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A Case Study in Contested Probate Proceedings

A last will and testament is the most common (although not necessarily the best) device used to distribute a person’s earthly possessions upon his or her death.  To be effective, however, a will must be offered for probate.  “Probate” is simply the formal process by which a court determines whether a document purporting to be a will is legally enforceable.  During this process, the probate court and/or a jury determines whether a will was properly witnessed and executed, whether the “testator” (the person who made the will) had the capacity to do so, and/or whether the will was the product of undue influence, fraud or mistake.  Of course, all of this takes time and money, both of which are often in short supply for surviving spouses.  This is particularly true when objections or caveats are filed to the petition to probate a will.

In one recent case, we represented a woman who was the second wife of a well-to-do doctor and the sole beneficiary in the doctor’s will.  The principal asset in the doctor’s estate was the couple’s residence, which had more than $500,000 in equity.  If the doctor’s will was probated, our client would inherit the home.  If, on the other hand, the doctor’s will was not probated, he would have died “intestate” (without a will), and, under the intestacy laws of Georgia, all of the doctor’s heirs—not just his surviving spouse—would be entitled to inherit portions of his estate.  This included his children from his first marriage, who, as is often the case, had no particular affection for our client, the second wife.  Will disputes are common and can happen in any family.  They are particularly likely in these types of situations, however, where familial bonds are weak and family estates are large.

When our client offered the doctor’s will for probate, our client’s step-children objected, contending she had forged the doctor’s signature on the will or, if that was not true, that the doctor’s will had not been properly attested or, if that was not true, that the doctor did not understand the will.  As a result, the doctor’s will could not be probated short of settlement—which would have involved giving portions of the doctor’s estate to the children, contrary to the doctor’s express wishes—or litigation.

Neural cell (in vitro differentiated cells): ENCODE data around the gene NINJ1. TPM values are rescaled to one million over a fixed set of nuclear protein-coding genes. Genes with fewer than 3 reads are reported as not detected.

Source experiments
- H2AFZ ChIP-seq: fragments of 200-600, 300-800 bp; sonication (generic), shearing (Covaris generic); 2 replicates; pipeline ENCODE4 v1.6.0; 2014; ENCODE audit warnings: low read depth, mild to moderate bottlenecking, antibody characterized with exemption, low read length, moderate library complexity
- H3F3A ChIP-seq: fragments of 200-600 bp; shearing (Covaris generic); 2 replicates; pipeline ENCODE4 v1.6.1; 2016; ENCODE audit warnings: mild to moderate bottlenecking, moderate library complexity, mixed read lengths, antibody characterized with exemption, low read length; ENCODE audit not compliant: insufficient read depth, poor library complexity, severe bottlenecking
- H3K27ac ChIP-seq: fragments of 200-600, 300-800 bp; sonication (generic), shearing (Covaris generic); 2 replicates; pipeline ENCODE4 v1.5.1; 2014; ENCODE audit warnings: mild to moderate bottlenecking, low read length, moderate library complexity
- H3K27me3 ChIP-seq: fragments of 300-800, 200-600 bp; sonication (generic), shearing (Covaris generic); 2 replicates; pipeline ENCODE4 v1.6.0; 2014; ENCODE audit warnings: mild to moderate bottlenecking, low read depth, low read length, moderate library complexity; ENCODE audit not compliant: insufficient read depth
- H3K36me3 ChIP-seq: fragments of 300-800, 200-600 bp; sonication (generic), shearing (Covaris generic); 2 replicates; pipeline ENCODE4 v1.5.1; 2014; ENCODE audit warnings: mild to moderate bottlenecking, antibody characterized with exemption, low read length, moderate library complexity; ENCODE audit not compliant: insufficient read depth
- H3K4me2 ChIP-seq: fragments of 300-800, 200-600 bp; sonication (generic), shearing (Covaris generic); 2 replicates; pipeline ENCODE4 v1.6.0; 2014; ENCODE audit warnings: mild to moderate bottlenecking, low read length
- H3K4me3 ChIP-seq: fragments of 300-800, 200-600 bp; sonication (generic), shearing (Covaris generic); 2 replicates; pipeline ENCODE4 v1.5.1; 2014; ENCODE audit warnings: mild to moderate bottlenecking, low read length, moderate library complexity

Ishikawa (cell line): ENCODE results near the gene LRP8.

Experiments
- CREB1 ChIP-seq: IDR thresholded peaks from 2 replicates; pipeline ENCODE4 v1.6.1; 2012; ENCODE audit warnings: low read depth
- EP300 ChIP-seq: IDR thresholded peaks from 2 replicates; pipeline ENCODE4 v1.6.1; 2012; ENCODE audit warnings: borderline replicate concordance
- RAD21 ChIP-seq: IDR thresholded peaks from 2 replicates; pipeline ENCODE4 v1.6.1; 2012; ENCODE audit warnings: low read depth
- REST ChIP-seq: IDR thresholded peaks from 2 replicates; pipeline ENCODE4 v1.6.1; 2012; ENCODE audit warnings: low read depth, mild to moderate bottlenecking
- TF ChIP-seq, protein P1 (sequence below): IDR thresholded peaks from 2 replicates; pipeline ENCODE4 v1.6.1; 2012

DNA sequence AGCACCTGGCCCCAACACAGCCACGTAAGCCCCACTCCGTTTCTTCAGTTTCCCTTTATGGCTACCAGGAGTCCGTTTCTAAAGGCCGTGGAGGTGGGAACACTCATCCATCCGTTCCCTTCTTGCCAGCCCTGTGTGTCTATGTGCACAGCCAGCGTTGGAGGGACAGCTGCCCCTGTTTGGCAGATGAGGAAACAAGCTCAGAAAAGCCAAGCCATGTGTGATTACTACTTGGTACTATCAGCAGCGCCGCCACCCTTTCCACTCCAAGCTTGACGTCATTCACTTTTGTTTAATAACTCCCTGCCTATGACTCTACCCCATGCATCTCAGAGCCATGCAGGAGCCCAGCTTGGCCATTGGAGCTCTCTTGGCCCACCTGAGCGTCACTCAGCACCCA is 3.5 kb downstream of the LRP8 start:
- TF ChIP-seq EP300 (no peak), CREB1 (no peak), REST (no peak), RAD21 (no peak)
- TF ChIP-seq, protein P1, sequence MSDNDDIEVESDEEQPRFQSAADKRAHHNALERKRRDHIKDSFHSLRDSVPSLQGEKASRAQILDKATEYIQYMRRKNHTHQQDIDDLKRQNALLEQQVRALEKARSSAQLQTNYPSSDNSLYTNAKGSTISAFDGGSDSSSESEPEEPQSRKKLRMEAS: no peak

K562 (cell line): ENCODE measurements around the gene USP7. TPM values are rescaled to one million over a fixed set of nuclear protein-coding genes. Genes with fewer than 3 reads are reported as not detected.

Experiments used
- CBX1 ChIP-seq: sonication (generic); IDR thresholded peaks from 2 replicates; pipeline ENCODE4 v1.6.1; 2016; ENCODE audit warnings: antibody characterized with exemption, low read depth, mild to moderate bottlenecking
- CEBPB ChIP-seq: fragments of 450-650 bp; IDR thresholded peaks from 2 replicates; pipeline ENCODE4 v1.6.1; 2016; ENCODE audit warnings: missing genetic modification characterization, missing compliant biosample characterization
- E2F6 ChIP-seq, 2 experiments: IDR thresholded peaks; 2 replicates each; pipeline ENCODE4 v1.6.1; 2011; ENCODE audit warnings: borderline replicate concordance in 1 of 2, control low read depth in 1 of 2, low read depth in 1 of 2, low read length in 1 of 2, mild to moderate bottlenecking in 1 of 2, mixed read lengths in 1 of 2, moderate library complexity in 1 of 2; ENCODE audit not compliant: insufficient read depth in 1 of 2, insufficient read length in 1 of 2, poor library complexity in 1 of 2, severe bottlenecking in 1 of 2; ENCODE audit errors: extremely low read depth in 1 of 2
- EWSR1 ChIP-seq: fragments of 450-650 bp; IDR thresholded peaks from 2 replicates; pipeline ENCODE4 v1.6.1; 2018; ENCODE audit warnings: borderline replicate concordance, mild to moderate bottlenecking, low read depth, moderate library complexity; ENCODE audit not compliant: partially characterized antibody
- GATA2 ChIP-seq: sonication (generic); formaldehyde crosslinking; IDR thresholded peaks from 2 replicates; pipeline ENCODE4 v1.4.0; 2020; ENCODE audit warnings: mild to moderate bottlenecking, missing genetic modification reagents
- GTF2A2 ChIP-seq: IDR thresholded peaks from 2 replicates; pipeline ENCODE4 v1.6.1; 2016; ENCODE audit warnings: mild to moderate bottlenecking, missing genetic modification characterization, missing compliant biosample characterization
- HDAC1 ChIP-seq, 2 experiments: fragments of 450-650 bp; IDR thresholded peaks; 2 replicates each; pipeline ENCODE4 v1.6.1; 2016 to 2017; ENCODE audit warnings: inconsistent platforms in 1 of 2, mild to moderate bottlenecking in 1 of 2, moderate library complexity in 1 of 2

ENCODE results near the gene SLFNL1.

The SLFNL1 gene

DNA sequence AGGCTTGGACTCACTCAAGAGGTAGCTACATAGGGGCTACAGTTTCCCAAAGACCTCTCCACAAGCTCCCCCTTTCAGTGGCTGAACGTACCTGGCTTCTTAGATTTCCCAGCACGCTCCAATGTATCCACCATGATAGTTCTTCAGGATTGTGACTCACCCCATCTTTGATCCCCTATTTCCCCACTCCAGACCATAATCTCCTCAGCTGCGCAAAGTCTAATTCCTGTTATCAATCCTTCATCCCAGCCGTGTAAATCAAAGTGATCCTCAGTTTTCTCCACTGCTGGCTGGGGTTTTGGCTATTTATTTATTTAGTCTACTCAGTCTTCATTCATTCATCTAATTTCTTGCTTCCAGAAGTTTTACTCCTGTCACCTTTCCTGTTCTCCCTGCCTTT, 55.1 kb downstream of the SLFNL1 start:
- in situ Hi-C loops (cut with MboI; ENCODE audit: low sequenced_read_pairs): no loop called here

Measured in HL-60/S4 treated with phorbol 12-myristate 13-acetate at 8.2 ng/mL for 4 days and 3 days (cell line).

We pursued a strategy of obtaining summary judgment (a resolution short of a jury trial) so the will could be probated as quickly as possible.  This meant retaining a handwriting expert to prove the signature on the will was authentic, obtaining affidavits from the attesting witnesses to prove the doctor’s will was properly executed and witnessed, and deposing the step-children to establish the absence of any genuine issues regarding the enforceability of the will.  In the end, the Probate Court probated the will short of a jury trial. As a result, our client was able to inherit her husband’s estate, as he intended, and receive considerably more assets than she would have had he died intestate, all in a relatively short period time and for comparatively limited cost.

Due to the complexity of probate litigation, and the financial stakes involved for beneficiaries and heirs, it is critical to hire attorneys with experience and expertise in both civil litigation and probate litigation in particular.  If you are a beneficiary facing a will contest, or an heir who believes that a will being offered for probate is invalid, give the experienced litigators of Cary Ichter and William Daniel Davis a call at 404-869-7600.

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